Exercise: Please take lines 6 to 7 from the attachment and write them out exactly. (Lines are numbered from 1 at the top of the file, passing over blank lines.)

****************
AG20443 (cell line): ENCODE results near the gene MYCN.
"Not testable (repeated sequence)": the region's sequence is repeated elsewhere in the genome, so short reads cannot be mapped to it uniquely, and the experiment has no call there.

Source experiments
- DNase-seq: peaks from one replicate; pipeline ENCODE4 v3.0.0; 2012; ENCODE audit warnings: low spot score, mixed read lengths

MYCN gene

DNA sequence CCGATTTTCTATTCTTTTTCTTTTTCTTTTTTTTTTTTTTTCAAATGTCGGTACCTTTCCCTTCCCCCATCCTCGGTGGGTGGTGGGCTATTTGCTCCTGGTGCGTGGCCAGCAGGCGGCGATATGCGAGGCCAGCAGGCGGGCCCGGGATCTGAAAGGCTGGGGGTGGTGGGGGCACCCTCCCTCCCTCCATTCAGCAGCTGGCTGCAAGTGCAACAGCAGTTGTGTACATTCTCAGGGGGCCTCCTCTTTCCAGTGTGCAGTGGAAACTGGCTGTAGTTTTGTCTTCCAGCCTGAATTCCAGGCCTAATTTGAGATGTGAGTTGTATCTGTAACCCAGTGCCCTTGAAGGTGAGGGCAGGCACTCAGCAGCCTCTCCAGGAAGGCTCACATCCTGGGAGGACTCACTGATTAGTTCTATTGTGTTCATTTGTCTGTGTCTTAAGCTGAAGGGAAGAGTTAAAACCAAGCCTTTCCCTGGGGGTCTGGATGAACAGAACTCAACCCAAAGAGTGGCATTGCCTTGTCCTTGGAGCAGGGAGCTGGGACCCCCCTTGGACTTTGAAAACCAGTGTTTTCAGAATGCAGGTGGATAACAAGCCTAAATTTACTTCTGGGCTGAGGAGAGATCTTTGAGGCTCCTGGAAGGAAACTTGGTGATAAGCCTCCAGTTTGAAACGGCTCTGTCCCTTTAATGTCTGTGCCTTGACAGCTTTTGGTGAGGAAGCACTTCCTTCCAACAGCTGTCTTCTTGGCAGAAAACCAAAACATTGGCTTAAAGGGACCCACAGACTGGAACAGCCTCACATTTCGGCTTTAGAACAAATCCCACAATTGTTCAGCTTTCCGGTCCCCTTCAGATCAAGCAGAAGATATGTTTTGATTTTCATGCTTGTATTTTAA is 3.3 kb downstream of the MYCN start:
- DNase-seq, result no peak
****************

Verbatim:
DNA sequence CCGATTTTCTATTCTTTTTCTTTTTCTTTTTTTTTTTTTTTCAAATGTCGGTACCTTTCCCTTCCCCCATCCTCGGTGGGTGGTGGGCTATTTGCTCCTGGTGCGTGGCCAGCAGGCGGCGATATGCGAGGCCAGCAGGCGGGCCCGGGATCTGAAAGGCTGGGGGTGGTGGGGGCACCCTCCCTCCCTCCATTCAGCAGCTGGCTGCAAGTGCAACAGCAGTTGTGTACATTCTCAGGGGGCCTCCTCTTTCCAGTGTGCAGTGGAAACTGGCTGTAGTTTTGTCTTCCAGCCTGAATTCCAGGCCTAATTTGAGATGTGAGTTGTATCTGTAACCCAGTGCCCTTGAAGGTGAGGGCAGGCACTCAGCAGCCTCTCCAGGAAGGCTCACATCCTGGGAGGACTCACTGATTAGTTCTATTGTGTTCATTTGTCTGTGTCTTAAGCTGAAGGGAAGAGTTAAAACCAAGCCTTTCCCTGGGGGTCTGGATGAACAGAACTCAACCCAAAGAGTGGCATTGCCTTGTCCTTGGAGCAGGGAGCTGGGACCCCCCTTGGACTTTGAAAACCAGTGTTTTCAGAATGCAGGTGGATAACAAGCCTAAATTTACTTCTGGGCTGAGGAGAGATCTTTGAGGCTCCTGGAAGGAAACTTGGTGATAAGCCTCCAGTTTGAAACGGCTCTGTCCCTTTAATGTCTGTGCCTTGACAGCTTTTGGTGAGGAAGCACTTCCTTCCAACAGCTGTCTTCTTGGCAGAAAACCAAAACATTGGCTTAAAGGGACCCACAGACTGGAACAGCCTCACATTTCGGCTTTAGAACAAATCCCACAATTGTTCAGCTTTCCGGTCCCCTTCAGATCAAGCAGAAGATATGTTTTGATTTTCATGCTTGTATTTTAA is 3.3 kb downstream of the MYCN start:
- DNase-seq, result no peak